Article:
Growing youthfulness of serious property investors

Brisbane remains ripe for property investment
March 11, 2015
Portfolio Review
Power of the property portfolio performance review
June 9, 2015

Growing youthfulness of serious property investors

Young female investors

Serious property investment is no longer the province of more mature investors in their mid-30s to late 40s, looking at other avenues to build their wealth.

Increasingly we’re seeing significantly younger investors enter the arena – people in their 20s who have completed their tertiary education and are determined not to delay their entry into the property investment market.

One such investor is one of our clients, 25 year-of-old Natasha Choi who already has four properties in her fast growing portfolio.

An investment lender with Melbourne based Australian Lending & Investment Centre (ALIC), Natasha embarked on her property investment odyssey in November 2012. She was 22 at the time.

With the help of Property Performance Advisory Director Phillip Almeida, Natasha acquired her first property on the outskirts of Geelong in Victoria. Determined to purchase something ‘closer to home’ and not buy interstate, she settled on a three-bedroomed home on a large block.

At $300,000 it made for a fantastic ‘first’ investment as it didn’t leave her highly geared. Although it didn’t have enormous capital growth prospects, it would provide her with the opportunity for further development down the track. Another big plus was the fact that it would be a solid rental property, allowing for a more than satisfactory yield.

Buoyed by the confidence of her first investment and ready to spread her wings interstate, less than a year later she purchased an apartment near Sydney’s CBD. Given the strong performance of the Sydney market, within eight months of purchase, the property had already grown in value by 8 per cent. Currently it is 21 per cent up on its purchase price.

The equity from this property enabled Natasha to purchase a townhouse within a close radius of Brisbane’s CBD.

In 2014, at the encouragement of PPA she purchased her second Brisbane property – a house very close to the city centre. The latter grew by 10 per cent in just 10 months.

A sound strategy has been key to the successful performance of her property portfolio. This included investing in capital cities enjoying strong capital growth and balancing her portfolio with a mix of houses and apartments across multiple capital cities, avoiding the temptation of investing in the Melbourne market only.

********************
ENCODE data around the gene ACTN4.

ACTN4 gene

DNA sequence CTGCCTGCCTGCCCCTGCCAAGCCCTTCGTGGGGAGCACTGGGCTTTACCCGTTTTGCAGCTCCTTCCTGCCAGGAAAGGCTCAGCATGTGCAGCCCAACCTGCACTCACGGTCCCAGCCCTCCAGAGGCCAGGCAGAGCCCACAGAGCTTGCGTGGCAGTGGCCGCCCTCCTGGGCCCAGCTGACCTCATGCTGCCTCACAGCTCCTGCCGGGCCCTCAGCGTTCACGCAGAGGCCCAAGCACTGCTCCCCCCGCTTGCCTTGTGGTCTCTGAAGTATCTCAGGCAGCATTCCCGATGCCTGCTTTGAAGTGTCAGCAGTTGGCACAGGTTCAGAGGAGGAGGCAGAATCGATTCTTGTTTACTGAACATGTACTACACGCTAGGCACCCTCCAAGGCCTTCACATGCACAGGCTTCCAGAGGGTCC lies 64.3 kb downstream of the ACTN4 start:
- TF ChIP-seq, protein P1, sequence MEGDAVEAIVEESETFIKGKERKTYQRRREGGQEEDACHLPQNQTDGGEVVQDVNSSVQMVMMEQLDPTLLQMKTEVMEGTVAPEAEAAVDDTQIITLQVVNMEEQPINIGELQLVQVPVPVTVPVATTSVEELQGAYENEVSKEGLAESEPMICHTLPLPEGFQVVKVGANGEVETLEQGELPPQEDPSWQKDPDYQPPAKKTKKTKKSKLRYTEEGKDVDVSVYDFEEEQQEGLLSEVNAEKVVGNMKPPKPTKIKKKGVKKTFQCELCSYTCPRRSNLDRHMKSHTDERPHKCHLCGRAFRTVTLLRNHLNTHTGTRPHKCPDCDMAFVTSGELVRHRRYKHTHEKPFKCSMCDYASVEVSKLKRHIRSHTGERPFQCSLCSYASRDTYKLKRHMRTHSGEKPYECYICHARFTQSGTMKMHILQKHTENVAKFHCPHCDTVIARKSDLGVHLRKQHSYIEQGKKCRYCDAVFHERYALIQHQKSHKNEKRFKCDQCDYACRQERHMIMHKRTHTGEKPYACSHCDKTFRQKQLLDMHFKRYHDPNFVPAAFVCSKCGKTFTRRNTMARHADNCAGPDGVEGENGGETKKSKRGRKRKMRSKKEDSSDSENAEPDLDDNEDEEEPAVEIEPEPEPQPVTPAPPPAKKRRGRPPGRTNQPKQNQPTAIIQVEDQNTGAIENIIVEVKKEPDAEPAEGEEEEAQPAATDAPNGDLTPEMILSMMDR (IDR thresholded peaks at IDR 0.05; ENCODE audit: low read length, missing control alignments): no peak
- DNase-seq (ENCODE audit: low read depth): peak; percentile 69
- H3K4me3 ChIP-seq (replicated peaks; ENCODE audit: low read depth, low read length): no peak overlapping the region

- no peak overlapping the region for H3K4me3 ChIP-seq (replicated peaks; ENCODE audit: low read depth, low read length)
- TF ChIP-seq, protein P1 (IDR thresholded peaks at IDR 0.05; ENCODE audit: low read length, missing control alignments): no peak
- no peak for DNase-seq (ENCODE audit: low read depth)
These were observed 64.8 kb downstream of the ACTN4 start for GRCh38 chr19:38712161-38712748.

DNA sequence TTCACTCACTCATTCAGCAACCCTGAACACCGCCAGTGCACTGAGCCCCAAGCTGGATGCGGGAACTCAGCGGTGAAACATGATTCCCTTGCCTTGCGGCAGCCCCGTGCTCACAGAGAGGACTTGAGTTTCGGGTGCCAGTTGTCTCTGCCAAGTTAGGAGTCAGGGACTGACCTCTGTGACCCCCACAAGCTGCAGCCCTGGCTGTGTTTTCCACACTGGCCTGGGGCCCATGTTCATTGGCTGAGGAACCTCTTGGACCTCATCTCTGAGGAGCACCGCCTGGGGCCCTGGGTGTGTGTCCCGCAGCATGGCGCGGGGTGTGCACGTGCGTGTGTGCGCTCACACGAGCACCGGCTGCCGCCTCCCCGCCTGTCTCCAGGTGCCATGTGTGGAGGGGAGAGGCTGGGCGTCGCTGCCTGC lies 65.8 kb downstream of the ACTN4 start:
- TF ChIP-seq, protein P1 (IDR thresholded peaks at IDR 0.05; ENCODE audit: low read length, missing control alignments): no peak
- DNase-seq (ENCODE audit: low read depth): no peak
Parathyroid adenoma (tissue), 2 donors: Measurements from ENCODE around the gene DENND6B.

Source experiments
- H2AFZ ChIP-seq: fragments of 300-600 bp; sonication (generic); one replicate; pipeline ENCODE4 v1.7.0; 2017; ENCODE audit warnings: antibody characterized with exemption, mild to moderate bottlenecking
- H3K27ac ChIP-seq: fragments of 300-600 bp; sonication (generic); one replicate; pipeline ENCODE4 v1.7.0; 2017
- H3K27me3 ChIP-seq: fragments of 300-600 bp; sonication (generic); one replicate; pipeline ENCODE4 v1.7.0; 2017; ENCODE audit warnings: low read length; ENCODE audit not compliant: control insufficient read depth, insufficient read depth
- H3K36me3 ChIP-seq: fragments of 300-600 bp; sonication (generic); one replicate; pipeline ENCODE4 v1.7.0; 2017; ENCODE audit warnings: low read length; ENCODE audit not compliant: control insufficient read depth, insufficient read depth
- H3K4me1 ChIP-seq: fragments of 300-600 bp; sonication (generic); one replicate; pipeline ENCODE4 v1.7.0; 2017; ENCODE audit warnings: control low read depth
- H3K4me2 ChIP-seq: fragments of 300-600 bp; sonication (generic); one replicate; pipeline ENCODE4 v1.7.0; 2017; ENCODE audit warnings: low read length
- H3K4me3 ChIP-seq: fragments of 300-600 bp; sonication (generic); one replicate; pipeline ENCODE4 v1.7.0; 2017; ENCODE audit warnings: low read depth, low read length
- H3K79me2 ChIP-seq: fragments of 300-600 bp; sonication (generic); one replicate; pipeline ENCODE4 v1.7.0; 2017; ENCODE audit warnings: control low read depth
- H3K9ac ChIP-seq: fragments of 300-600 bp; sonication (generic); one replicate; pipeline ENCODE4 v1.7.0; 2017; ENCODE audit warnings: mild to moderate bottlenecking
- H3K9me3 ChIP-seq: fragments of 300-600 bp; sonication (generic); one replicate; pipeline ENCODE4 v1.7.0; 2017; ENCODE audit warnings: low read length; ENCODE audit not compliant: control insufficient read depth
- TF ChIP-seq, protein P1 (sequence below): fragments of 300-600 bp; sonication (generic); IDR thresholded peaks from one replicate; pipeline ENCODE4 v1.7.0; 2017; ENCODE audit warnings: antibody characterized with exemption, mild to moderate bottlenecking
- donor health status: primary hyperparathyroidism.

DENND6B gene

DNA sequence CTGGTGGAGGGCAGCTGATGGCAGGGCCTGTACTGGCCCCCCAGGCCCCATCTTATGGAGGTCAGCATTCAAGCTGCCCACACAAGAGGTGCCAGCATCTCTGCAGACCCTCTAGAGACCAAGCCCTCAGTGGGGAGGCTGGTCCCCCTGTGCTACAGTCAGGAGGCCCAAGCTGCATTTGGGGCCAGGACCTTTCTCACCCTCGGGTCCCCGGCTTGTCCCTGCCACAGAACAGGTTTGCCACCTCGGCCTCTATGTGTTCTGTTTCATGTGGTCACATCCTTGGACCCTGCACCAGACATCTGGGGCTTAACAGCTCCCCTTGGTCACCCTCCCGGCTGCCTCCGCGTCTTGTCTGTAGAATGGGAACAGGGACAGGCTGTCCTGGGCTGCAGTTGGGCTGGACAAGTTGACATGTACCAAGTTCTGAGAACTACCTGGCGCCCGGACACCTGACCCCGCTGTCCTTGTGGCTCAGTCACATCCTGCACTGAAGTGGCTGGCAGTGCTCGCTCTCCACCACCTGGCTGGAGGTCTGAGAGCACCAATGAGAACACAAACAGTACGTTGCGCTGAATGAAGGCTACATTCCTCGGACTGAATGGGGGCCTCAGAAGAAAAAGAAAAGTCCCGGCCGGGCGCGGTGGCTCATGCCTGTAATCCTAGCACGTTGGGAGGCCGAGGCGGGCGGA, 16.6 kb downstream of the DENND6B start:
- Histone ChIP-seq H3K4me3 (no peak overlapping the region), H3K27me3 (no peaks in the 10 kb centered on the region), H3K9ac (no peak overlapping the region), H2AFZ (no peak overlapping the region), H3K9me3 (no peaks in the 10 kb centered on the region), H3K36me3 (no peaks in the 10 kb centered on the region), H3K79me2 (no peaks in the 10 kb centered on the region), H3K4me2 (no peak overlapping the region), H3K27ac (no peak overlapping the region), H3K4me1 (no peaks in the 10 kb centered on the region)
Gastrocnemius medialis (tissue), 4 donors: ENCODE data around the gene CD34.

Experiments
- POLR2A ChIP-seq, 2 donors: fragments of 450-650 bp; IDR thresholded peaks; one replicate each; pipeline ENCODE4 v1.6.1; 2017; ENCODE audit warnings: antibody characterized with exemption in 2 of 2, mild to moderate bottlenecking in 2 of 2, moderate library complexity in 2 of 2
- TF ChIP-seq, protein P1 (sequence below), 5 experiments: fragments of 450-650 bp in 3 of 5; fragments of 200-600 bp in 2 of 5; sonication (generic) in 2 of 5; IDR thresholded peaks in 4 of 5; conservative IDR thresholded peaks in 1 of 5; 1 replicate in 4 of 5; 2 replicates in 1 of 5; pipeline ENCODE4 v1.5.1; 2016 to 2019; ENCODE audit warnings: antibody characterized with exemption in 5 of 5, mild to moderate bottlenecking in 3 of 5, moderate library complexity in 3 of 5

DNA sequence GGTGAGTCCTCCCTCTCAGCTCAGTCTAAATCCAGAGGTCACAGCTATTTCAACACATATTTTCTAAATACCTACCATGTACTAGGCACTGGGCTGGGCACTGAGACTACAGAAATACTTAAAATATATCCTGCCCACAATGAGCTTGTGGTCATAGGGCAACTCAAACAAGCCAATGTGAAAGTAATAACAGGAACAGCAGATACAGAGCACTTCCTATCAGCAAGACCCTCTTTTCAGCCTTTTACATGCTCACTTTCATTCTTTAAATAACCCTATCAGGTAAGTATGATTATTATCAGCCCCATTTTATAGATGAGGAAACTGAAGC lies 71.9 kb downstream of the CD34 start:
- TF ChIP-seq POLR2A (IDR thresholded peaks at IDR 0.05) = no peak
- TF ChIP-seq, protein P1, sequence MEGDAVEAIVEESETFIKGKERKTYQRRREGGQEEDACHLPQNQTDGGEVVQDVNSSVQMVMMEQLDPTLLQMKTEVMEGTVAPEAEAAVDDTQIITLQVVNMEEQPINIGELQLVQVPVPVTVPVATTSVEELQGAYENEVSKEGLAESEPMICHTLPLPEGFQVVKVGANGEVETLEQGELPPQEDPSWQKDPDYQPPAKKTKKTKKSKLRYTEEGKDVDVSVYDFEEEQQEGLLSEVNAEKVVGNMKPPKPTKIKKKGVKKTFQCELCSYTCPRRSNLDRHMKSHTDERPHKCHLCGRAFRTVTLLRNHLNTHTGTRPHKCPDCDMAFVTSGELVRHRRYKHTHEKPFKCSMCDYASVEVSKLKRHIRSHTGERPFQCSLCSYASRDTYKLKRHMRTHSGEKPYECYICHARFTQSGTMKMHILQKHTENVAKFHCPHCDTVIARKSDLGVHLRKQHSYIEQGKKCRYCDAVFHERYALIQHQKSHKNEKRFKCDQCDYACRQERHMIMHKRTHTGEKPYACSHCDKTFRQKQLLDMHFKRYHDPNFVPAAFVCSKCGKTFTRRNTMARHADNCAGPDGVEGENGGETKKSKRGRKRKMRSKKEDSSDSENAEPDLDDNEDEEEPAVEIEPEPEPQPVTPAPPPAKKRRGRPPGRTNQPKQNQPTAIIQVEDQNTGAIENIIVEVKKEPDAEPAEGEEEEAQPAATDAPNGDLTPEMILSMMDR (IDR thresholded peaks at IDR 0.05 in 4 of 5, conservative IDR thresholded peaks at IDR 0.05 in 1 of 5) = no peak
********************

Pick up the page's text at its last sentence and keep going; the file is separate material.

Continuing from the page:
This approach has paid off. On top of continued growth, her properties have also proved to be wonderful rental vehicles given their proximity to cities and the buoyancy of the rental markets in these locations.

Natasha’s advice to other would-be young investors:

  • Get in early. Don’t wait until you’re married or have children. Ideally start thinking about investing as soon as you draw your first pay check. Being young gives you an extended horizon and time to ride out any risks.
  • However don’t just jump in wildly. Do your research, know what you’re buying and find out where the growth markets are because gone are the days when you grew your wealth by buying any old property, hoping it would go up in value.
  • Don’t be afraid to take on debt. That said, understand and manage your cash flows effectively. This comes down to understanding how much risk you are prepared to take and implementing risk minimisation strategies. These strategies include locking away a portion of your loans at a known rate, knowing exactly where your money is going from the moment it hits your bank account, setting a minimum rental yield when starting your property search and understanding the running costs of your properties.
  • Work closely with a professional in the industry and don’t go it alone. Get over the fact that you will need to pay advisers a fee. In the scheme of things it will be money well spent when a few years from now your portfolio adds another $200,000 to your personal wealth.
  • Don’t allow emotion or attachment to get in the way. Treat investing as a business and run it like a business!